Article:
Can Bureaucracies Change Policy?
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Can Bureaucracies Change Policy?

In the 1990s, policymakers at Yellowstone and Banff National Parks enacted two of the most controversial programs in the history of protected lands. At Yellowstone, the U.S. National Park Service (NPS) and the U.S. Fish and Wildlife Service (FWS) personnel reintroduced wolves into the Yellowstone ecosystem. This program restored a crucial element to the park ecosystem that had been eliminated decades before and not returned since extermination. At Banff, federal authorities imposed strict limits to growth of the town of Banff. This action reversed a policy dating to the park's establishment in the late nineteenth century of allowing and encouraging growth and development of the town within Banff. How did these policy changes occur?

The question is important not just for these two preeminent national parks but also for the policy process in general. Typically, public agencies and their political superiors are reluctant, if not unwilling, to pursue reversals of long-standing policy traditions, particularly when such reversals involve enacting controversial policies. Yet, as these two cases show, under certain conditions bureaucracies can change policy even when that means reversing decades of tradition. This article uses literature from the fields of public policy and public administration to posit those conditions and then examines them in the two case studies. [End Page 287]

Theoretical Expectations

The Yellowstone and Banff cases are obviously important in many ways. At the broadest level of generalization, they reflect upon important theoretical arguments regarding policy change.

The Unlikelihood of Controversial Changes

Perhaps the most dominant perspective on policy change is that change is most likely to occur only incrementally.1 A large and expanding literature has recently questioned that perspective with compelling theoretical arguments for dramatic change and some impressive empirical evidence.2 Even given that growing literature, however, much conventional wisdom still casts doubt on the likelihood of dramatic changes.

In particular, a great deal of literature suggests that most policymakers want little to do with changing traditional goals, if for no other reason than such changes will likely be controversial. The literature on the reluctance of Congress to deal with contentious issues has deep roots. Indeed, many scholars argue that Congress uses the ability to delegate policymaking to public agencies precisely to avoid making decisions that may anger some group or constituent that has become accustomed to traditional behavior.3 These delegations are not received with open arms. Indeed, as one scholar argues, many bureaucrats "shun situations in which they might have to make troublesome decisions."4 Many other widely cited studies of public agencies suggest that bureaucracies tend to be conservative or at least risk-averse, and bureaucrats try to avoid antagonizing traditional constituents through contentious decision making.5 So, under what conditions can bureaucracies change policy?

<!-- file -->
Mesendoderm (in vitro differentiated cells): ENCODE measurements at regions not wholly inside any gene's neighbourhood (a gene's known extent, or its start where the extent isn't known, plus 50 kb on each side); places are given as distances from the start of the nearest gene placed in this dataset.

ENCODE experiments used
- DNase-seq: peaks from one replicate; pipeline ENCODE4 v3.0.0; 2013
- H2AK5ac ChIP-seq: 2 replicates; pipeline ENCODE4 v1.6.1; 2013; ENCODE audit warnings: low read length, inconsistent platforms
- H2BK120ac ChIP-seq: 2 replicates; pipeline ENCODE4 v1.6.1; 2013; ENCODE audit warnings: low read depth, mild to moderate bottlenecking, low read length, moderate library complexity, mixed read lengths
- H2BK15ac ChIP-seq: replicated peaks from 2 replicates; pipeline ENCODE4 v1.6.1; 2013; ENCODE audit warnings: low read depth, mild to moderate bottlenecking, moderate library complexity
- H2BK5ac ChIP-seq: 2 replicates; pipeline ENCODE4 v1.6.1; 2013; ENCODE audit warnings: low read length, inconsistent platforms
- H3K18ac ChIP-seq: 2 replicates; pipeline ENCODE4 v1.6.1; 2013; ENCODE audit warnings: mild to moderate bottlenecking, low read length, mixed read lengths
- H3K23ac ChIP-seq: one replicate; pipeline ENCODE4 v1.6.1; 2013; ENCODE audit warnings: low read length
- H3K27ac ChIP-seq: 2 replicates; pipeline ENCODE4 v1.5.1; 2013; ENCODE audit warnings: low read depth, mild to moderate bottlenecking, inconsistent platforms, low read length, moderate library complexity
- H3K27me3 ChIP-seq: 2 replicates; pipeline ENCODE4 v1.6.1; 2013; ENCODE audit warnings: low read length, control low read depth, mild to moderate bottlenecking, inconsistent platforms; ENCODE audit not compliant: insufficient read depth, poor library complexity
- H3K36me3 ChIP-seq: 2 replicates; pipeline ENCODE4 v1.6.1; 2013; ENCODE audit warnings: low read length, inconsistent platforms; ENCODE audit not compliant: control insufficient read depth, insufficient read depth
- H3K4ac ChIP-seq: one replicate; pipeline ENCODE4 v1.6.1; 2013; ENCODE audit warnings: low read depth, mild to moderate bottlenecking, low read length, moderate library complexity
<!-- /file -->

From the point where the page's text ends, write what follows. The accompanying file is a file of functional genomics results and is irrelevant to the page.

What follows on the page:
Conditions Conducive to Controversial Policy Changes

Given that most policymakers prefer to avoid controversial changes to long-standing policies, the literature describing successful change efforts in these areas is somewhat limited. However, some classic works in the public policy literature do discuss conditions conducive to effective implementation in ways that can be extended to propose two broad hypotheses regarding contentious policy change to traditional goals. I posit two conditions as necessary, neither alone as sufficient.

Since public agencies are unlikely to pursue controversial policy change in traditional goals on their own, such actions depend upon meaningful intervention by formal authorities external to the implementing agency. The basis [End Page 288] for such an argument dates at least to Schattschneider's concept of expanding the sphere.6 Conflicts always have the potential to expand. If they do expand, then they are more likely to engage higher levels of authority. Schattschneider states this in his discussion of federal-state relations: "One way to restrict the scope of conflict is to localize it, while one way to expand it is to nationalize it."7 The dynamics of any situation change substantially as those previously outside the conflict become involved. This is particularly relevant when those who become involved have authority. Matland's synthesis of a great deal of implementation literature describes the outcome of the most contentious policies as determined by the actions of those with power.8...